Meet the men who killed chivalry
According to Women's Media Watch, it comprises "acts of courtesy, consideration and gallantry by a man towards a woman based on gender roles".
Relationship counsellor Wayne Powell feels that some men understand this concept — "chivalry is alive and well among men born in the '60s and before," he said.
But it died, he said, with those born in the '70s and beyond. This week we asked women to share their stories about some of the men who killed chivalry — some sad, some hilarious, and some that caused the whole male/female dynamics to change.
I was going into my office one day with a male co-worker. He was about two steps in front of me so naturally when he opened the door to the building I thought it was the most natural thing for him to hold it until I went through. With this in mind, I was looking down to ensure that I did not miss the step-up to the door, only to feel the door literally hit me in the face! My co-worker, despite knowing I was right behind him, had let the door go and it swung back before I could catch it. I made an oof sound and he looked around, but continued on his way. I don't know if he didn't realise what he had done or if it just never mattered to him.
When my boyfriend and I just started talking, I was going in his car and instead of coming around and opening my door, he jumped behind the wheel and started the car engine even before I was in the car. The first time this happened I thought about it for days. But then I soon realised that this was the norm for him.
I went out with a male friend once to a club to have drinks. When we finished he sat there as if he expected me to pay for them. I just sat there looking too and pretended as if I did not know what he was up to. Eventually he had to pay 'cause at the end of the day he was the one the bartender handed the bill to.
I had just started dating this guy and he came across as gentlemanly, so naturally I assumed that he was the chivalrous type. One day he came to pick me up for a movie date and I stood by the car door expecting him to open it for me. But he just got into his side and sat their waiting and fiddling with his phone. I continued waiting for a little bit, but it started to drizzle so I just got in when I realised that if it was up to him I'd be standing there all night.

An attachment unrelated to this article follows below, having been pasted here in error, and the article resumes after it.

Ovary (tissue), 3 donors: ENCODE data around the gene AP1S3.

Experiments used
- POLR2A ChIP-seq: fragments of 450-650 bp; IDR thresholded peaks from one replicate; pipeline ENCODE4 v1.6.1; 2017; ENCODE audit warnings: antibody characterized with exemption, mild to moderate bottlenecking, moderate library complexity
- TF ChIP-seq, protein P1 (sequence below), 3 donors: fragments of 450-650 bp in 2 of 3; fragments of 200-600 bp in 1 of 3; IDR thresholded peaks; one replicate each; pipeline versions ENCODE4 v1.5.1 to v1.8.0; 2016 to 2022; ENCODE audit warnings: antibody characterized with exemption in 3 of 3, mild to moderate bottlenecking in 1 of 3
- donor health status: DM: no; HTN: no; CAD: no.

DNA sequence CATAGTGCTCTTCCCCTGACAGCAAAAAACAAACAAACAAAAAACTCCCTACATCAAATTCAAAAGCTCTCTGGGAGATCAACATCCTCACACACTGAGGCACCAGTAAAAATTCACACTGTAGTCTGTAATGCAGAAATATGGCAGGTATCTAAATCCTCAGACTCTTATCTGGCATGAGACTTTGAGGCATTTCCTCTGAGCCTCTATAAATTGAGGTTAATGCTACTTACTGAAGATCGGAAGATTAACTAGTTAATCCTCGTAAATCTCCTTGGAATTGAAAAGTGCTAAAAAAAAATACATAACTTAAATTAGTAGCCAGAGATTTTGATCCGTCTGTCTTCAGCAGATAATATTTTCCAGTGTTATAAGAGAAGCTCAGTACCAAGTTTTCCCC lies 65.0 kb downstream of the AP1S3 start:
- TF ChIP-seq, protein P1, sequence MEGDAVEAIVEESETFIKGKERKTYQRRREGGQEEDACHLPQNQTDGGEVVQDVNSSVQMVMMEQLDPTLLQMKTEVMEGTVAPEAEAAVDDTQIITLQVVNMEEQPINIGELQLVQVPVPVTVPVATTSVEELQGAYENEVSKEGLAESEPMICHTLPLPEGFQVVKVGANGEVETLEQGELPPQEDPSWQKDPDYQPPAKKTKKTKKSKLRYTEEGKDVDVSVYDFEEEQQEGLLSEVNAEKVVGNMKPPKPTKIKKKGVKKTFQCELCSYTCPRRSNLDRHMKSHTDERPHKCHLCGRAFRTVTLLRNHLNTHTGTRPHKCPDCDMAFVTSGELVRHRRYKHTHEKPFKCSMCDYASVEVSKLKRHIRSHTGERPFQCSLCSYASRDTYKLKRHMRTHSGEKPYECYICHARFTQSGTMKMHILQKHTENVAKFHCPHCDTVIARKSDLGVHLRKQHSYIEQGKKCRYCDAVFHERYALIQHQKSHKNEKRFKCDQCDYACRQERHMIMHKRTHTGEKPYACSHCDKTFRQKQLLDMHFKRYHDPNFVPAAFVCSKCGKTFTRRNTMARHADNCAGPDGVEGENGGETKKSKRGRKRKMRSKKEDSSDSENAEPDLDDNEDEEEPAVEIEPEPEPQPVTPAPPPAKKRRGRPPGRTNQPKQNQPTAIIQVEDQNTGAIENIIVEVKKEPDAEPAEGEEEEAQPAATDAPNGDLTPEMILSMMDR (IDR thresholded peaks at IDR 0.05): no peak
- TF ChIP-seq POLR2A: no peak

This guy and I were supposed to meet at Emancipation Park one evening. I was there for an hour and could not hear from him. I ended up calling him three times to find out what was happening. The first two times I did not get him and he did not return my call. The third time I got him and he told me he was on his way. After another 20 minutes of waiting and still not seeing or hearing from him, I just jumped into my car and went home. I never made another date with him.
I used to shop downtown but always had a problem taking the bags from the wholesale to the nearest taxi stand. One day it was getting late and I had several heavy bags and I saw a taxi and beckoned to him. The man just stood there and waited until I got to the car, then just opened the trunk and I had to put every bag inside. He then commented on what a "nice, strong" woman I was. If it wasn't getting late and I had other transport options I would have told him where to get off.
I was at a bus stop in Linstead town one evening and a guy I had always liked slapped me on my butt. I told him I did not like it but apparently he took it as a joke and so he slapped me again. Again, I told him not to do it. This time he was laughing and attempted to do it a third time. Before he could, however, I raised my hand and slapped him in the face! Persons standing at the bus stop had to come between us because of course he did not think it manly for him to take a slap from a female. That is the worst thing you could ever do to me in public because I believe it is very disrespectful and ungentlemanly and really doesn't say much about you as a man. That was the day I stopped liking him.
I was in the canteen at my workplace one day when this lady in an advanced stage of pregnancy accidentally dropped some coins on the floor. There was a young man standing in the lunch line behind her and so I thought the next thing that would happen was that he would pick them up for her. To my surprise, he didn't. He just stood there and watched the woman struggle to bend to pick up the money. I had to just shake my head.
I had just sold my car and was taking the bus for a few weeks with my young daughter. One evening I went on one, struggling with the baby. All the men looked up and then looked away. One volunteered to hold the baby, "as long as it smell clean". It was a little school boy who actually got up and offered me his seat.